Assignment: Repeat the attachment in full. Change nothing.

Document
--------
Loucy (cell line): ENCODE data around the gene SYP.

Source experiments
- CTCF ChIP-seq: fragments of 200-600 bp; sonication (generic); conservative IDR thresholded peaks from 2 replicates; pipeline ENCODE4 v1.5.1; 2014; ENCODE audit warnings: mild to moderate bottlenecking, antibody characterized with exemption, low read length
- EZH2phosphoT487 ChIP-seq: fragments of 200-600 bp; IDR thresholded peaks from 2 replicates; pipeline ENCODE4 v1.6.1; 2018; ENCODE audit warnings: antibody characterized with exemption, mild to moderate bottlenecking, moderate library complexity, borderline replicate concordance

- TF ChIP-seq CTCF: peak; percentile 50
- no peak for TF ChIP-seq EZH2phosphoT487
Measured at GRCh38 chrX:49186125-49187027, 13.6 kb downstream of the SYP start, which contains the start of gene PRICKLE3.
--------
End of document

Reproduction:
Loucy (cell line): ENCODE data around the gene SYP.

Source experiments
- CTCF ChIP-seq: fragments of 200-600 bp; sonication (generic); conservative IDR thresholded peaks from 2 replicates; pipeline ENCODE4 v1.5.1; 2014; ENCODE audit warnings: mild to moderate bottlenecking, antibody characterized with exemption, low read length
- EZH2phosphoT487 ChIP-seq: fragments of 200-600 bp; IDR thresholded peaks from 2 replicates; pipeline ENCODE4 v1.6.1; 2018; ENCODE audit warnings: antibody characterized with exemption, mild to moderate bottlenecking, moderate library complexity, borderline replicate concordance

- TF ChIP-seq CTCF: peak; percentile 50
- no peak for TF ChIP-seq EZH2phosphoT487
Measured at GRCh38 chrX:49186125-49187027, 13.6 kb downstream of the SYP start, which contains the start of gene PRICKLE3.